I was really impressed with the CHAMPION PHOENIX outcomes data. CHAMPION PHOENIX was a randomized, double-blind, placebo- controlled, phase III trial in 11,145 patients who were undergoing either urgent or elective PCI and were receiving guideline-recommended therapy.3 Patients received a bolus and infusion of cangrelor or a loading dose of 600 mg or 300 mg of clopidogrel.3 It showed a 22% relative risk reduction in the primary endpoint of death, myocardial infarction, ischemia-driven revascularization, and stent thrombosis at 48 hours vs. clopidogrel (4.7% vs. 5.9%, P=0.005).3 I was even more impressed by the secondary endpoint, which showed a relative risk reduction of stent thrombosis by 38% at 48 hours vs. clopidogrel (0.8% vs 1.4%, P=0.01).3

How fast does KENGREAL inhibit platelets?

It’s quite impressive how the platelets are essentially “shut down” within just a few minutes of administering an IV bolus of KENGREAL.2 Adequate platelet inhibition is paramount to reduce the risk of events in the PCI procedure, including death, myocardial infarction, ischemia-driven revascularization, and stent thrombosis.3,4 With KENGREAL, platelet inhibition is sustained for the duration of the infusion.2 Then, equally important is the predictable recovery of platelets within only 1 hour after stopping the infusion, should the patient have bleeding complications or require urgent surgery.2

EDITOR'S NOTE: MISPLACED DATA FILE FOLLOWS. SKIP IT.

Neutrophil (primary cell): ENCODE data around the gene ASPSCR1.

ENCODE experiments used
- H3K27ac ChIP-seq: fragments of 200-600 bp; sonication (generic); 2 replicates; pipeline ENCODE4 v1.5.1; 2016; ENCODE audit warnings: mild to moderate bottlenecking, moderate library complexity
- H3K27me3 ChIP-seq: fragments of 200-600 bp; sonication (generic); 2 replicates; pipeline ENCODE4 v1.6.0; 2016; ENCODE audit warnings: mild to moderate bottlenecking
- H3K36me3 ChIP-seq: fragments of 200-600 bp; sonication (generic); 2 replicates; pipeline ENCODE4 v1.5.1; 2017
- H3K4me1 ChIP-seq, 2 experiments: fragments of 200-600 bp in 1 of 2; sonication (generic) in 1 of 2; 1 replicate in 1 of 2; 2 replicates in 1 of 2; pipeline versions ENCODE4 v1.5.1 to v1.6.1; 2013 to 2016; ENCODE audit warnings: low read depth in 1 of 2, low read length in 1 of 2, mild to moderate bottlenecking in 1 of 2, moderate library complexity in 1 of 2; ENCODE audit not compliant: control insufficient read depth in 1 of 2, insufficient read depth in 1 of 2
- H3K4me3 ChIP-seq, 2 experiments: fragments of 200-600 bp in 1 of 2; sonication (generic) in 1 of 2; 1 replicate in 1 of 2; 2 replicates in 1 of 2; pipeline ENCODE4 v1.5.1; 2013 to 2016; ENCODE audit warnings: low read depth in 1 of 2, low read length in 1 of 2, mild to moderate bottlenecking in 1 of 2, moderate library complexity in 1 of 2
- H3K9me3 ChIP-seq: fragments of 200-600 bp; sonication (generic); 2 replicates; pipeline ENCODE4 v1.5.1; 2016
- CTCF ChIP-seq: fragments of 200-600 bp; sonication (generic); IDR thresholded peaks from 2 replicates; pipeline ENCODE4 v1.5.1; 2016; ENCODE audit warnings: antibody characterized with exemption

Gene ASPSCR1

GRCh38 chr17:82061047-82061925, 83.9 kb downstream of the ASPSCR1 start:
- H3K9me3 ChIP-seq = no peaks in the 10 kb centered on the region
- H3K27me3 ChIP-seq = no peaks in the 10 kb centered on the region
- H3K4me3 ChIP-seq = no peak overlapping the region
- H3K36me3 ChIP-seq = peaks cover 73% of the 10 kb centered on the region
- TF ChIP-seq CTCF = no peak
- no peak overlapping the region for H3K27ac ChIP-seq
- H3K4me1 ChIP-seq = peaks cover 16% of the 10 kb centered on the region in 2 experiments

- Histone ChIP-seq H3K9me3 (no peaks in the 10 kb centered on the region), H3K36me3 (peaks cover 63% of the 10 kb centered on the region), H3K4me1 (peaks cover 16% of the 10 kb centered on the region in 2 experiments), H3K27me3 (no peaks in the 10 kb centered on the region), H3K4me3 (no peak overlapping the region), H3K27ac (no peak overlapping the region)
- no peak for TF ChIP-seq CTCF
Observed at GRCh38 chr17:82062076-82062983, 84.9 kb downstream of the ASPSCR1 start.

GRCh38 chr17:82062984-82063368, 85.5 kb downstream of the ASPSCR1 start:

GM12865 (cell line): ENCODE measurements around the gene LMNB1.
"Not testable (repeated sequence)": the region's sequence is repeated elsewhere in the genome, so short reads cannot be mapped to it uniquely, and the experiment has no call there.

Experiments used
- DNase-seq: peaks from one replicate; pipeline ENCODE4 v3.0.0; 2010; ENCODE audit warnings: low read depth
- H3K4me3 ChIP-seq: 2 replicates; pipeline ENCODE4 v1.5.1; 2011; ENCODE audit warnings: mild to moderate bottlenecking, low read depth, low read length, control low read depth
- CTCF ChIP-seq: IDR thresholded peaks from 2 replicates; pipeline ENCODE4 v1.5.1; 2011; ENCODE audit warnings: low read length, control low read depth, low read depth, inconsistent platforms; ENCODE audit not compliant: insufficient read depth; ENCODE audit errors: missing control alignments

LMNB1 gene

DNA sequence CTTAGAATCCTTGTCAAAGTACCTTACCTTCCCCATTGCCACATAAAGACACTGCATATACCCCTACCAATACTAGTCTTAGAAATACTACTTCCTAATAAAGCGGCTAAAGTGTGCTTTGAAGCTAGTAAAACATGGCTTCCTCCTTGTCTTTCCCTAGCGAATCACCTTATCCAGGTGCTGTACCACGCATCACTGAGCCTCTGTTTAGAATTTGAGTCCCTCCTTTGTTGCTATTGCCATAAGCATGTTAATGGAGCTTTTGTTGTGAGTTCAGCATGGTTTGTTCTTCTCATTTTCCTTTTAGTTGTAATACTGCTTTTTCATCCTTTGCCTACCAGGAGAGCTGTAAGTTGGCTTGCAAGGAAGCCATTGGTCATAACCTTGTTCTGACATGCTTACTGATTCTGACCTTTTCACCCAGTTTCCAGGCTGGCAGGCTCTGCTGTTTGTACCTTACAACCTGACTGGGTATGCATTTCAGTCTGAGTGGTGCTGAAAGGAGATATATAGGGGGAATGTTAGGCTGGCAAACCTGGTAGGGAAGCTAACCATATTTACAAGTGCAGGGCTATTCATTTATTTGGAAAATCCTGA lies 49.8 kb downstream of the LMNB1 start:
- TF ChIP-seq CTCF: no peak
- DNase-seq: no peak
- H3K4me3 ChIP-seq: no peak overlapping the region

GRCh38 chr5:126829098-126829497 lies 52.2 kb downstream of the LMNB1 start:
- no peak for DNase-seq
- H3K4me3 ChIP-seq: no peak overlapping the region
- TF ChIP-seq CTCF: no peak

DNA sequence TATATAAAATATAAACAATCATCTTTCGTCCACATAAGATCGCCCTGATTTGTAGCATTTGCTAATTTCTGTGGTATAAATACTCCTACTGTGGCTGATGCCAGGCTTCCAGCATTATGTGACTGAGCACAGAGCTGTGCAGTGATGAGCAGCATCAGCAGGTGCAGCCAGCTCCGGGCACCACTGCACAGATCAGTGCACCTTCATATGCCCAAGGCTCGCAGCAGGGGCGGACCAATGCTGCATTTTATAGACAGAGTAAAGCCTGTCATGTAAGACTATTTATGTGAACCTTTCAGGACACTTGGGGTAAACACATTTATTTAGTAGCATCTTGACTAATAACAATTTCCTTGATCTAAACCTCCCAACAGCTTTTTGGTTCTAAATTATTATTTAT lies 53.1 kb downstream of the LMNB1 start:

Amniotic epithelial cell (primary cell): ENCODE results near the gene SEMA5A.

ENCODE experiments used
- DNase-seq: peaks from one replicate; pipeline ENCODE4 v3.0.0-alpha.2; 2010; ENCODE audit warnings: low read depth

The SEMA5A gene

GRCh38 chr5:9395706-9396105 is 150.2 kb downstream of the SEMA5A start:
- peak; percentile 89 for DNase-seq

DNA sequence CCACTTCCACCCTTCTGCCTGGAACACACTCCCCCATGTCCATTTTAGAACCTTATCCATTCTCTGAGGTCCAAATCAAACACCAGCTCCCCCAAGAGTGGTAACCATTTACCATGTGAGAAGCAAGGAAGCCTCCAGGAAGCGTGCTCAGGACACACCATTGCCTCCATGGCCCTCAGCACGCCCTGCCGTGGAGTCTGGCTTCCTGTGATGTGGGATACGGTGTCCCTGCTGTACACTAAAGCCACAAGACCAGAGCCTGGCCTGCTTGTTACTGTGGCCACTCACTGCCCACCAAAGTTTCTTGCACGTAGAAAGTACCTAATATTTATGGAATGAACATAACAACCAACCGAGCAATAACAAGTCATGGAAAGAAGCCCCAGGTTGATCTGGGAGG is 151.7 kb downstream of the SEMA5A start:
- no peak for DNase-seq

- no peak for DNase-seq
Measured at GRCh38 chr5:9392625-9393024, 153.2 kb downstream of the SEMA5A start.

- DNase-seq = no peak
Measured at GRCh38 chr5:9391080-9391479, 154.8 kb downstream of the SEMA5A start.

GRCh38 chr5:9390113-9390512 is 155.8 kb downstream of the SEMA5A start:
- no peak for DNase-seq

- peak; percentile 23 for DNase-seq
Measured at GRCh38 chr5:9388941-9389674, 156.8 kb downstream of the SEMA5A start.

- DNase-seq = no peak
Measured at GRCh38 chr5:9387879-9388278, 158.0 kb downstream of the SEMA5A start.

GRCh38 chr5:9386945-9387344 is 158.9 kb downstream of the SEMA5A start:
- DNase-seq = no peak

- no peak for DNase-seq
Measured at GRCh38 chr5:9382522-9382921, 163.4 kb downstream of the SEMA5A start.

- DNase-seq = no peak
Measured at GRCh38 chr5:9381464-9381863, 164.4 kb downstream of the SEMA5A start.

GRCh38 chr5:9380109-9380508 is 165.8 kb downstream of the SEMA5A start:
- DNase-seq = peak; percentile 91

Phase I study in healthy volunteers (n=9); dose: 30 mcg/kg IV bolus + 4 mcg/kg/min IV infusion. KENGREAL blood levels and platelet activity were assessed over 150 minutes by whole blood impedance aggregometry in response to 20 μM of ADP.10

Infusion should be continued for at least 2 hours or the duration of the procedure, whichever is longer.2

Important Safety Information

Drugs that inhibit platelet P2Y12 function, including KENGREAL®, increase the risk of bleeding. In CHAMPION PHOENIX, bleeding events of all severities were more common with KENGREAL® than with clopidogrel.

Please see below for Full Important Safety Information.

What are common STEMI scenarios when you would say that KENGREAL should be considered for use in the cath lab?